Even if the burqa is banned, the philistines calling for its demise will ensure that this culture war rages well into the future, or at least until a more homogenous version of Australia is complete. 

7 comments:

john said...

good rant Mish, lets hope this one gets as much real juice as it deserves..

mishaloula said...

Thanks John. Can always count on you for a supportive comment. Means a lot. x

Anonymous said...

Mate kk here, your so awesome and so right in regards to this whole issue. It is racist and based on exclusion and isolating a group pf people, just so we don't have to feel uncomfortable and confront difference - a difference that has been demonised by the media and dinner table conversation.

Anonymous said...

Great article, couldn't agree more. Where do you draw the line with banning things that mean little to some and something to others what right do we have to say.

Maria said...

I think its true what you say but still, women are probably pressured to wear it.

Alex said...

This is a hot topic right now and so all the big wigs buy in and hope they can use 'womens rights' to stop something they dislike. I think you hit the nail on the head about fear. Fear is driving this and not equality.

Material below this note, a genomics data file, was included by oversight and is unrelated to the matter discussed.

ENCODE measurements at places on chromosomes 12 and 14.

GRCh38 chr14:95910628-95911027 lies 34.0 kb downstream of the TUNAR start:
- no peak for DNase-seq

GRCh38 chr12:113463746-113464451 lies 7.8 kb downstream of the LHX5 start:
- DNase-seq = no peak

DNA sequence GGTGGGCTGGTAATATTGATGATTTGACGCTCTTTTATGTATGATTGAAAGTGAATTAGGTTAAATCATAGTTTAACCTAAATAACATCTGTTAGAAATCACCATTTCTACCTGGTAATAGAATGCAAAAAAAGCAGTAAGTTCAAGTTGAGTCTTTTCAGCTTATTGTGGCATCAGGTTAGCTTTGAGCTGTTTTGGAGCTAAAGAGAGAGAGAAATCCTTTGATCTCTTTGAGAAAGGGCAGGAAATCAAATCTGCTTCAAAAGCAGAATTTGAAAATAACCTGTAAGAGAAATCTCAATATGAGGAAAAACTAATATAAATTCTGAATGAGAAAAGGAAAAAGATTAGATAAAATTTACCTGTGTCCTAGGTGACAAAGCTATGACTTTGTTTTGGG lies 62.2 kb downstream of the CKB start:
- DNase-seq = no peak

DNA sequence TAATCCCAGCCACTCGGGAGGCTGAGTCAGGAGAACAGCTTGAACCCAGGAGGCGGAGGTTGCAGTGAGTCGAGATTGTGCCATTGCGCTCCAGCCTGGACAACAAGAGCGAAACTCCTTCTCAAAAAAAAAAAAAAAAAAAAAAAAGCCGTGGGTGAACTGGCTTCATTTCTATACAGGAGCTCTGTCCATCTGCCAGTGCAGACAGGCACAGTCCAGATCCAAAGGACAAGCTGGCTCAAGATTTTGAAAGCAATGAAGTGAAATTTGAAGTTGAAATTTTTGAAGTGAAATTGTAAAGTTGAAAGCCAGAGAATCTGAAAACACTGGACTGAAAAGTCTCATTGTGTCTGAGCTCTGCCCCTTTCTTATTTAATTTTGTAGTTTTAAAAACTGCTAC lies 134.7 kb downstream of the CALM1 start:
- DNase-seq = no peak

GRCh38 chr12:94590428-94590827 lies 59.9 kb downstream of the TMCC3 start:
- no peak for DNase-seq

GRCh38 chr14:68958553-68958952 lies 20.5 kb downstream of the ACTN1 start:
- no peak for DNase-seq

UncleCaine said...

So, if the burqa (and hijab) are symbols of oppression towards men, what are we meant to believe that Western clothing like the miniskirt and the high-heel symbolise? I think that contrary to the typical Western conception of "third world women", the burqa and hijab may well be a barrier between the female and exploitation. Insofar as being away from the media's ideal of perfection, the veiled woman overcomes her own body, can create her own ideals of beauty and can be respected as more than a physical entity. Is it so hard for us in the West to believe that Muslim women consider dressing scantily in public a repressive choice, and covering up a lberating experience? In a society surrounded by Western images of the sexualised female, the burqa and hijab allows for a post-modern alternative, a post-face society.